Types of Tourism and Tourists
Different types of tourism can be specified as visiting friends and relatives, religious tourism, social tourism, cultural tourism, hedonistic tourism, special interest tourism, business tourism, health tourism, educational tourism, scenic tourism and activity tourism (Swardbrooke and Horner, 2007).
Swardbrooke and Horner (2007) argue that tourism needs to be classified as activity rather than industry. However, this viewpoint can be subjected to criticism because a wide range of activities related to tourism have positive implications to national economies from financial viewpoint, therefore tourism is larger than merely being an activity.
|Type||Numbers||Adaptation to local norms|
|Incipient mass||Steady flow||Seeks Western amenities|
|Mass||Continuous||Expects Western amenities|
|Charter||Massive||Demands Western amenities|
Source: Smith (1977)
Alternatively, types of tourism and tourists are divided by King and Hyde (1989) into the following six psychographic type:
New indulgers mark a type of tourists who try to escape stress through engaging in new tourism experiences. Tourists belonging to this category tend to be experiential to a greater extent compared to alternative type of tourists discussed below.
Anti-tourists are independent, unconventional type of tourists who prefer to explore tourism destinations alone. Anti-tourists usually do not want to be associated with ‘regular’ tourists and they tend to emphasize authenticity of their tourism activities.
Big spenders prefer luxury, and therefore they expected extensive and intensive services with their tourism experiences. Big spenders are the main target customer segment for many businesses in tourism industry.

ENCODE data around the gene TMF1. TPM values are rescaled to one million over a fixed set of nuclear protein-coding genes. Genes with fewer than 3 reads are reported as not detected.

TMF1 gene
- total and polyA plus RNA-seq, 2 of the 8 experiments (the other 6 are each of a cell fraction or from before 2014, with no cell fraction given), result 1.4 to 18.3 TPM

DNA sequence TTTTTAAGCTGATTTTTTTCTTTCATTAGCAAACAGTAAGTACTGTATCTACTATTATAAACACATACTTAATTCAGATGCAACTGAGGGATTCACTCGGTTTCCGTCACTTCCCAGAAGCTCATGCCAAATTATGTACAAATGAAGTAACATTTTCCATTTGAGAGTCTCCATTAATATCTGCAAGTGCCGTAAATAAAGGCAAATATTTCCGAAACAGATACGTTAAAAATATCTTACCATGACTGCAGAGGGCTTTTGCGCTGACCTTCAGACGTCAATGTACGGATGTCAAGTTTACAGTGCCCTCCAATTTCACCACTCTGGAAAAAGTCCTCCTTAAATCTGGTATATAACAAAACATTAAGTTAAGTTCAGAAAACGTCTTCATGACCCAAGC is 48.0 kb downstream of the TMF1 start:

New enthusiasts lack experience in tourism. This particular psychographic type of tourists tends to be highly energetic, prefer socialisation and physically demanding recreational activities.
Dedicated Aussies/Kiwis are reluctant to travel outside of their home countries for chauvinistic reasons, limited budget and other reasons. Sense of safety and security represents is an important value for the majority of this type of tourists.
Stay-at-homes tend to lack imagination and their choice of tourism destination is motivated by the status of having visited the place rather than engaging in memorable activities. In other words, for stay-at-home type of tourists visiting a certain place and communicating this message to others is more important than other benefits associated with tourism such as seeking new experiences, engaging in memorable activities and others.
Smith, V. (1977) “Hosts and Guests: The Anthropology of Tourism” University of Pennsylvania
Swardbrooke, J. & Horner, S. (2007) “Consumer Behaviour in Tourism” 2nd edition, Routledge